If you are thinking of spending Christmas in Crete this year, you may be wondering what to expect. Although Christmas in Greece has become somewhat traditional and is now based on holy days, there are some differences. Here’s a quick guide to Christmas in Crete.
Christmas Trees or Christmas ships?
In Crete, it is traditional to decorate a model ship with lights at Christmas time, rather than a tree. The ship symbolises the safe return of a family’s menfolk from fishing the harsh winter seas. That said, most Cretan homes now have a brightly lit and decorated tree, too.
In the Greek islands, it is traditional to fast for 40 days during the run-up to Christmas. The fast is then broken on Christmas Day with traditional sweets, including melomakarona and avgokalamara, both of which are delicious fried sweetmeats flavoured with honey, nuts, and cinnamon.
For a different Christmas experience, why not meet Santa Claus in the Cretaquarium in Gouves? The spectacular sea world aquarium celebrates the festive season with musicians, dancers, and magic shows.
The Magic of the Manger
You can enjoy a more traditional spiritual atmosphere during the ‘Divine Liturgy’, which is celebrated in Marathokefalas Cave, Chania. In the cave of St John on Christmas Eve, the nativity is re-enacted, complete with sheep, shepherds, fire and a shining star on the top of the cave.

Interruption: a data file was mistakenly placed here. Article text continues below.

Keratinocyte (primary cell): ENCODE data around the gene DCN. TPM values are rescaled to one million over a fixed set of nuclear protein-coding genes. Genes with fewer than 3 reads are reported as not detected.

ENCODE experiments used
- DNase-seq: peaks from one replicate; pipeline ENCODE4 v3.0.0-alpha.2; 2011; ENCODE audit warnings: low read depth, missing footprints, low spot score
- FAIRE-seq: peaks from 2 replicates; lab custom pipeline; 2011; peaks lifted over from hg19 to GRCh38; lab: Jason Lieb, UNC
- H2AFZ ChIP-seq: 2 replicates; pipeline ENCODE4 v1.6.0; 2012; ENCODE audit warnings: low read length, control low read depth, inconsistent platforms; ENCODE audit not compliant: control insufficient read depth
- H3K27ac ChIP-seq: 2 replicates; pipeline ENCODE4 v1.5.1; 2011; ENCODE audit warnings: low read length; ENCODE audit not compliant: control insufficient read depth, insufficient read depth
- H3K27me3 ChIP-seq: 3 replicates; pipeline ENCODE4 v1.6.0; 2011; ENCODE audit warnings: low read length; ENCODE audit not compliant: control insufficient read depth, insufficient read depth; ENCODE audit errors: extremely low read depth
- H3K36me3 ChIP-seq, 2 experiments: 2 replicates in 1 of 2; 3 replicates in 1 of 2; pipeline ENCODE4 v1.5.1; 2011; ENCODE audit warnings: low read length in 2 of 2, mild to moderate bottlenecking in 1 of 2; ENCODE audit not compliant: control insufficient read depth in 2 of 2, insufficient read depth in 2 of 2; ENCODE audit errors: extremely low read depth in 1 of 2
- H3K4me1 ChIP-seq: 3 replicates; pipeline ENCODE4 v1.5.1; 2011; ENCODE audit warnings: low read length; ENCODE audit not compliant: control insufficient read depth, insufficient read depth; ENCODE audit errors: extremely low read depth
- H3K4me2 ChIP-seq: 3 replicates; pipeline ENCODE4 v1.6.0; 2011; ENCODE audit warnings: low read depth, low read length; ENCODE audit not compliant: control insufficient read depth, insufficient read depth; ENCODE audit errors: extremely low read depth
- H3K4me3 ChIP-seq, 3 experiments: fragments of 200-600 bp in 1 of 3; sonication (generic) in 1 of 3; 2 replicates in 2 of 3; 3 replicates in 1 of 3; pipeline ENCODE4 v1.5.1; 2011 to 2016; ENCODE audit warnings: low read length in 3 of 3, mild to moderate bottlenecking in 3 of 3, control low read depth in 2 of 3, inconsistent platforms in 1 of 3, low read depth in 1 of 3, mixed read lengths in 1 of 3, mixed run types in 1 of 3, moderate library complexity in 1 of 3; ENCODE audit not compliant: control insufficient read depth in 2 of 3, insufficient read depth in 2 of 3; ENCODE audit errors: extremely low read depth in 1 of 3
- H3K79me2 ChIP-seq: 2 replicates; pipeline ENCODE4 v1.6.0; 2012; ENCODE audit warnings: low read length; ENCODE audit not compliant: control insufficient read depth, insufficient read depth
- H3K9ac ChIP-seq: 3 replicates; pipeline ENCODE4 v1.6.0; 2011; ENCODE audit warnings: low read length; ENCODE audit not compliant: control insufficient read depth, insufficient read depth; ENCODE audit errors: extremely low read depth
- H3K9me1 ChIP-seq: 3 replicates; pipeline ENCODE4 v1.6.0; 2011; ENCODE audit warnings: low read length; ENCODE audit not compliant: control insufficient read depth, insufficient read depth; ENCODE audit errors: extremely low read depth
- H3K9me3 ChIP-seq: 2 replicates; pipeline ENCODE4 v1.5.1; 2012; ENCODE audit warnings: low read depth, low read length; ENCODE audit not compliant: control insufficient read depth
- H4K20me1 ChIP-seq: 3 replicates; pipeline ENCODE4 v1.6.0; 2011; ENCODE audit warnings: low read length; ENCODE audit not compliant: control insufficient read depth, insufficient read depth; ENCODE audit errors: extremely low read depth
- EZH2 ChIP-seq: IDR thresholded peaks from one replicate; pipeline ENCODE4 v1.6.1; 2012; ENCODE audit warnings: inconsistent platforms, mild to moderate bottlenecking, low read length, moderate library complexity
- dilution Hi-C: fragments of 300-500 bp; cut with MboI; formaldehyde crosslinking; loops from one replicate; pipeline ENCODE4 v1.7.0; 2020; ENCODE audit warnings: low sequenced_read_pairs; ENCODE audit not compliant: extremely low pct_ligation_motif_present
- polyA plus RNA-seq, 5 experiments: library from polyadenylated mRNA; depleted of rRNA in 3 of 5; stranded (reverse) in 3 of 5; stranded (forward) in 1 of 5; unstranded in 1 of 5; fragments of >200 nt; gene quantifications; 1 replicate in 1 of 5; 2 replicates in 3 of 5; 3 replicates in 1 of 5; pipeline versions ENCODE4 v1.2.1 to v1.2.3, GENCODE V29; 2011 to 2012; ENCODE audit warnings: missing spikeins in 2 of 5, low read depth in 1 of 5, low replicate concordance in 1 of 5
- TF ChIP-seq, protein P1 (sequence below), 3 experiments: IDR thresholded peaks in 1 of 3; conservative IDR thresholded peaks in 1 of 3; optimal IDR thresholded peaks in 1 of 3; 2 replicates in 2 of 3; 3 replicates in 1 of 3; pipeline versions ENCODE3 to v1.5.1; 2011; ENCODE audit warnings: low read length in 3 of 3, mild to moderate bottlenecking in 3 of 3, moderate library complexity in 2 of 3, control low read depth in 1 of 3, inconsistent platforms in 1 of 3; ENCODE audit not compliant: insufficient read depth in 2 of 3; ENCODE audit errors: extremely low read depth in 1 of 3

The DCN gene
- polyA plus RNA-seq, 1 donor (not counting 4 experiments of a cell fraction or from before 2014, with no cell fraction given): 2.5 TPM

Traditional Cretan Carols
On Christmas Eve and New Year’s Eve, you may find groups of carol singers calling at your holiday villa in Crete, accompanied by a lyre player. Have some sweetmeats or money on hand to give to the singers.
The Traditional Cretan Christmas Table
Although many families now enjoy turkey, pork is traditionally the main dish on the Cretan Christmas table. Every year, each family on the island would breed and fatten a pig for Christmas, using the meat to make traditional foods such as sausages (apaki), smoked pork (syglino), and pork intestines stuffed with greens and spices (omathies).